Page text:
Training for trust and loyalty
November 5, 2009
It is easy and, at first glance, more cost-effective to keep safety training quick and cheap. Due to the economy and OSHA re-emphasizing compliance and fines, safety training becomes more necessary. Save money in the long run by making training effective and long lasting.
Understanding and involvement are key goals in any training and especially in safety. Employees are even more uncertain over the future of their jobs, and loyalty is running lower than ever along with these uncertainties. Trust between management and employees has always ridden on shaky ground. Loyalty comes only when management truly shows they value the contributions of their employees. If training is de-humanized, the opportunity to demonstrate this value is lost. It is time to rehumanize training at all levels. Some practices to remember in this process are:
Refocus on the personal (human) side of training. While technology in training is a great tool, don’t abandon human interface and interaction. Most of the technology-based training cannot address the involvement portion of true education. Instructor-based training can meet the needs of individuals as well as group/team. An instructor can use technology-based training within the class structure.
Encourage and elicit employee experience. In safety, there is no more value received than information gained through employees sharing experiences. What better way to educate others and correct potential critical events than employees relating the “what” and “how” things happen to them and others. Near-miss reporting is an excellent example. This exercise affords a good opportunity to prevent accidents and promote awareness; a very powerful training and problem-solving tool.
Honor and respect trainees; treat them as adults. Unlike children, adults decide for themselves what is important to be learned. They need to validate the information based on their beliefs and experiences. They expect what they are learning will be useful immediately. They may have fixed viewpoints and may have to be persuaded regarding the information imparted. Significantly, they have the ability to be a knowledgeable resource to the trainer and others being trained. This must be honored and respected.
Understand the culture of the facility. Every facility and work environment has its own culture. Before beginning any training, the culture must be defined and understood. The best way to accomplish this is to conduct a cultural survey and study. This study will reveal what is happening, what is believed to be happening and often generate suggestions for improvement. While this can be done in-house, the most objective and truly revealing studies can be produced through anonymity and using outside neutral resources.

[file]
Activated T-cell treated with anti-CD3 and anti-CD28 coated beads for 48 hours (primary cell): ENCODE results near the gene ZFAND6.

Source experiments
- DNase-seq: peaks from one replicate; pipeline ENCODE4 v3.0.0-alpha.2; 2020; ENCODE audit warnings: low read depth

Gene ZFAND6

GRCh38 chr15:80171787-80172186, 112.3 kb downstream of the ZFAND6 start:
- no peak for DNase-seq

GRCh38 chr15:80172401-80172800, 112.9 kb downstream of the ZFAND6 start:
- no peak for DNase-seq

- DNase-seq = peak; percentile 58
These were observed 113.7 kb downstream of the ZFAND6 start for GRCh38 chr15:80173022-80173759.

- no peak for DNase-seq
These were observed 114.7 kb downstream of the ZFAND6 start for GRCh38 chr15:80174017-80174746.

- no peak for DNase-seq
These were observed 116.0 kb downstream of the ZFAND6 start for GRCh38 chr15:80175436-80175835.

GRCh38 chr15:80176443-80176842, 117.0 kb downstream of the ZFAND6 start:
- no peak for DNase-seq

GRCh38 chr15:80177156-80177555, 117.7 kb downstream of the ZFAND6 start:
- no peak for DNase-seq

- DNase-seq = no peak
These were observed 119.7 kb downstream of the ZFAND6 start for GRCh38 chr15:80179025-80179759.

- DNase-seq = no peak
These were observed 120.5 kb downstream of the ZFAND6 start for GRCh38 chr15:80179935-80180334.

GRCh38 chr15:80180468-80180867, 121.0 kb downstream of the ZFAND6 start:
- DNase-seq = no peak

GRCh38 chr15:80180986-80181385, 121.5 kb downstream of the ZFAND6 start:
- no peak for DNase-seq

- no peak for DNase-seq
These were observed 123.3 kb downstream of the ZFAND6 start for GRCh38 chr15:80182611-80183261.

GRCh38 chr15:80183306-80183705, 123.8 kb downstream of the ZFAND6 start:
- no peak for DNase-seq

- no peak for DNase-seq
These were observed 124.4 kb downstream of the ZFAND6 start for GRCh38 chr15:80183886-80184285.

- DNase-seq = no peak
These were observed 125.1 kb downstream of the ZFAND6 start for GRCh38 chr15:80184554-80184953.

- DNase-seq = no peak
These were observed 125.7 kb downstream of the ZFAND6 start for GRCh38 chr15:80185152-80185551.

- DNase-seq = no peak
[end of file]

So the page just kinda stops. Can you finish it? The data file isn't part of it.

Management and supervision involvement in training is critical. Management and supervisors can show employees a great deal by being involved. “Involved” is not simply “in control.” It means actually participating in the training itself. Management and supervisors become part of the training class. They work right alongside the other trainees, all operating at the same level; no bosses. Management often learns exactly what people do on the job and what they know. Other employees learn the pressures and demands of their managers and supervisors.
Acknowledge obstacles and accountability. In training, there will always be obstacles, from funding to personnel difficulties. Especially in these economic times, there will be difficulty in justifying the humanized approach. However, using the more personal approach can help gain trust and more participation. There will always be difficult employees who will attempt to sabotage the process. You may never pull them into the team, but usually these employees do not last long anyway. Accountability needs to be defined and spelled out for the entire workforce population. It is an important goal to convince the entire workforce that they are part of the whole safety process, and their role is critical in making not only themselves safe but their co-workers. Employees cannot get this message from electronics.
Non-threatening training environment provided. Unless a trainee is out of hand or confrontational, the greater percentage of a training class need to be heard and listened to. Offer positive reinforcement for this participation.
Involve all – use exercises. Avoid preaching and straight lecturing. The use of learning exercises that promote participation and emphasize particular concepts and critical points are invaluable. The key to capturing the attention of those being trained is to provide them with as many opportunities to become involved as possible.
Zero in on practices (behaviors) as well as technical. When training in safety, pinpoint and define all desired practices (behaviors) as well as the technical aspect of the safety subject at hand. All the technical information and requirements are provided to facilities by experts and government agencies. However, no one but the people who work the job know better what are the safest practices in performing a job, in an area and plant wide. A great deal of statistical information reveals that up to 95 percent of all accidents are the result of unsafe behaviors. In all our experiences, we have determined an average of 90 to 95 percent results through near-miss and accident analysis.
Establish goals of all involved in training process. The goals and objectives of everyone involved in the training should be established at the beginning of training. This includes all trainees. It should be jointly agreed by the entire training group and the trainer what each and everyone expects and wants out of the training.